LAS VEGAS—Back when Microsoft ruled the computing world, it was in large part because a huge number of partners and developers committed to the Windows operating system platform.
These days that power resides with Amazon Web Services and its growing army of technology and consulting partners, which AWS feted during Tuesday’s Partner Day, before the Wednesday kick-off of its Re:Invent customer conference.
AWS made a ton of announcements around new services and competency programs available to partners to build up their own expertise and their ability to build cloud services for their customers.
The first announcement was about its partnership with VMware for the VMware Cloud on AWS. Version 2.0 includes new capabilities for disaster recovery and migration of VMs into the AWS cloud. The service has been expanded to the U.S. East Region and with it the ability to run and fail-over applications across availability zones.
The AWS hybrid cloud service also supports VMware Live Migration, for moving VMs while they are still running. There’s also a new tool, Hybrid Cloud Extension, due in February 2018 for large-scale migrations of VMware workloads.
AWS also announced a technology preview of AWS Greengrass running on vSphere, which enables event-based Lambda functions on internet of things or connected devices.
Siemens is another partner that is expanding rapidly its IoT services in the AWS cloud. On Nov. 28, Siemens announced MindSphere, a platform as a service built on the AWS cloud that enables enterprises to build IoT applications with full use of AWS services.
AWS also introduced a new competency program to spotlight partners that have done interesting work in certain areas. The first competency program, focused on machine learning, was announced Nov. 28 with 17 partners, including Databricks, C3IoT and Alteryx.
“Since we launched [conversation bot service] Lex last year, over 75 percent of revenue on it is being delivered by AWS partners,” said Terry Wise, AWS vice president for worldwide alliances, channels and ecosystem.
“Customers are coming to us and asking who are the best partners in the Partner Network delivering machine learning solutions? You [partners] are leading the charge on voice recognition and natural language processing,” Wise said during his address at the partner event.
Also announced on Nov. 28 was a Networking Competency program. Other competency programs are coming in the next year for system integrators and consultants, end user computing, Blockchain and containers.
Surfing the Channel
AWS announced a series of programs for channel partners who resell AWS services as well as ISVs (independent software vendors). The AWS Solution Provider Program, which is rolling out through 2018, includes a new contract model, a new tiered incentive structure and more flexible support options from AWS.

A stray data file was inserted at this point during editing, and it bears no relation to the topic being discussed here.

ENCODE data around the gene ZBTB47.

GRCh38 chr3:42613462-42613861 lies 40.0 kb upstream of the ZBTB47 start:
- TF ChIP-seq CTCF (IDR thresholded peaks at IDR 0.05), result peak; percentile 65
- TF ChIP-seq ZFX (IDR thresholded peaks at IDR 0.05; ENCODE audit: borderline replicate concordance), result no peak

Software vendors who use the AWS Marketplace to sell their wares also got something to help them serve their own customers better. AWS Privatelink is technology that enables software-as-a-service vendors to enable their applications to run in AWS and make them accessible through a secure link without going through the public internet.
AWS Marketplace, where ISVs host software that will work in AWS, now serves 160,000 customers and runs more than 480 million hours of EC2 compute instances every month, said Dave McCann AWS Vice President for AWS Marketplace and Service Catalog.
The ultimate aim of Marketplace and Service Catalog is to redefine the way vendors deliver and enterprises consume software, McCann said. AWS is expanding the services with programs that include go-to-market funding, free trials and ISV “Success Managers.”
AWS will also roll out the AWS SaaS factory for sharing best practices with ISVs; AWS SaaS Validation, for testing SaaS apps running out of AWS for optimization and security, and AWS SaaS Acceleration to rapidly deliver SaaS apps to customers.
Some of the best partners are actually customers. Pacific Gas & Electric, a California utility with 10 million customers, is adopting a cloud-first approach on AWS, said John Nichols, Director of Enterprise Technology for PG&G.
To get there, Nichols had to change the culture as much as the technology and put himself along with other technologists and developers at the company through AWS certification programs. Where AWS was once confusing, “Now we really get it, and it’s huge,” he said. “We want to get out of the data center business altogether.”
Scot Petersen is a technology analyst at Ziff Brothers Investments, a private investment firm. He has an extensive background in the technology field. Prior to joining Ziff Brothers, Scot was the editorial director, Business Applications & Architecture, at TechTarget. Before that, he was the director, Editorial Operations, at Ziff Davis Enterprise. While at Ziff Davis Media, he was a writer and editor at eWEEK. No investment advice is offered in his blog. All duties are disclaimed. Scot works for a private investment firm, which may at any time invest in companies whose products are discussed in this blog, and no disclosure of securities transactions will be made.